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Welcome to elNémo !


elNémo is the Web-interface to The Elastic Network Model, a fast and simple tool to compute the low frequency normal modes of a protein by Yves-Henri Sanejouand and co-workers (Tirion, 1996; Tama et al., 2000; Delarue and Sanejouand, 2002).

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One major application of normal modes is the identification of potential conformational changes (Tama and Sanejouand, 2001), e.g. of enzymes upon ligand binding. It has also been used recently in the study of membrane channel opening (Valadie et al., 2003) and the analysis of structural movements of the ribosome (Tama et al., 2003).

It has been shown that in 50% of the cases where protein structures are available in two different conformations, the related movement can be described by using only one or two low frequency normal modes (Krebs et al., 2002). This prompts for an application in X-ray cristallography data phasing, that is to use normal mode perturbed models as templates in molecular replacement (Suhre and Sanejouand, in press).

Some recent applications of normal mode analysis are presented in the example section. In the reference section you may find a number of papers that describe the concepts behind this approach. To access previous jobs, go to the job status page.

The present version of elNémo allows you to compute the low frequency normal modes for a given protein structure in PDB format. You will be able to analyse these modes at different levels of detail, i.e. compare the collectivity of the modes, view 3-D animations of the protein movement for each mode and identify those residues that have the largest distance fluctuations in a given mode. Comparision of B-factors derived from the normal mode decomposition and measured B-factors gives an indication on differences in protein flexibility of the free protein and the protein in a crystallographic environment. When you submit two conformations of the same protein, you may analyse the contribution of each mode to the conformational changes (overlap between a protein motion and a normal mode). When two homologous proteins are submitted, the root mean square distance (RMSD) between all residues and the number of residues that are closer than 3A as a function of mode and perturbation can be computed. Perturbed structures in PDB format can be downloaded for use as templates in molecular replacement.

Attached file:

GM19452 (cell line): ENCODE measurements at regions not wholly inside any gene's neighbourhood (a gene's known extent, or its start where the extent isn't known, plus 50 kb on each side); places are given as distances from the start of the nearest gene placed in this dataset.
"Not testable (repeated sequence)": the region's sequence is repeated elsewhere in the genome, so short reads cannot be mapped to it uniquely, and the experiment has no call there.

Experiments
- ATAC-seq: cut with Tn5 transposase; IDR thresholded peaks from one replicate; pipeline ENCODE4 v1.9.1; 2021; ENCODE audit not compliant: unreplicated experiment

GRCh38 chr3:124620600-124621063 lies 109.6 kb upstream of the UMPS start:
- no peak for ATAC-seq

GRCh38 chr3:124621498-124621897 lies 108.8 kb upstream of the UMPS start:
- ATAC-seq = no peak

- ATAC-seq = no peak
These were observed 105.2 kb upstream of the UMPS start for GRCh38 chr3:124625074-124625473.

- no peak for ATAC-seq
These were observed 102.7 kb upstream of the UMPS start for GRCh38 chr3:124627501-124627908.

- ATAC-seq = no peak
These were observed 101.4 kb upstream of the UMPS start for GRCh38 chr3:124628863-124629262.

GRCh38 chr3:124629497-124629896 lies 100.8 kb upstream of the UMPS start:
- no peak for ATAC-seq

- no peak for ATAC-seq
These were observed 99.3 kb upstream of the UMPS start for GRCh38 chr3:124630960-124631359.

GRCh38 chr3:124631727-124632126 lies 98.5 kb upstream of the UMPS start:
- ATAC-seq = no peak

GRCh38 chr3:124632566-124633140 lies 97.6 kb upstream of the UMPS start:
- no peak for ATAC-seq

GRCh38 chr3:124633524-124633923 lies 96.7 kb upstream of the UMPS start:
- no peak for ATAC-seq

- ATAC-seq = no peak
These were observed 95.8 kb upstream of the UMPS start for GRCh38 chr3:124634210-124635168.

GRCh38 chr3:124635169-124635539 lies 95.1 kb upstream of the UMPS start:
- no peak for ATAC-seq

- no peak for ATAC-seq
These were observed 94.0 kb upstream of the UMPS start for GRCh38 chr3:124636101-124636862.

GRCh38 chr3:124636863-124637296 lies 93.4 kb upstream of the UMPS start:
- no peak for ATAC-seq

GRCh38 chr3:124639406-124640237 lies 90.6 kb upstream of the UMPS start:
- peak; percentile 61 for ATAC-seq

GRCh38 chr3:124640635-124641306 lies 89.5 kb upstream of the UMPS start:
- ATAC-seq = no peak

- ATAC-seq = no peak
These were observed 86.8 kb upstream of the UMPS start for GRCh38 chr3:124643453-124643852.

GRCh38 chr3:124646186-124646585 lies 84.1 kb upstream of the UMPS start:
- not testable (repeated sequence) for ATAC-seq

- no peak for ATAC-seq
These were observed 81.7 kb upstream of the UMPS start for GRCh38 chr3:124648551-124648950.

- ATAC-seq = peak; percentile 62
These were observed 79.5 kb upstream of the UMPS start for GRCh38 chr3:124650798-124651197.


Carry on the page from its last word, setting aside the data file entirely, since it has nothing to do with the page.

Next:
The Elastic Network Model for the LAO binding protein
(figure from Tama and Sanejouand, 2001).



If you find results from this site helpful for your research, please cite one of our papers:

This page is maintained by Karsten Suhre, last modification: 18 November 2010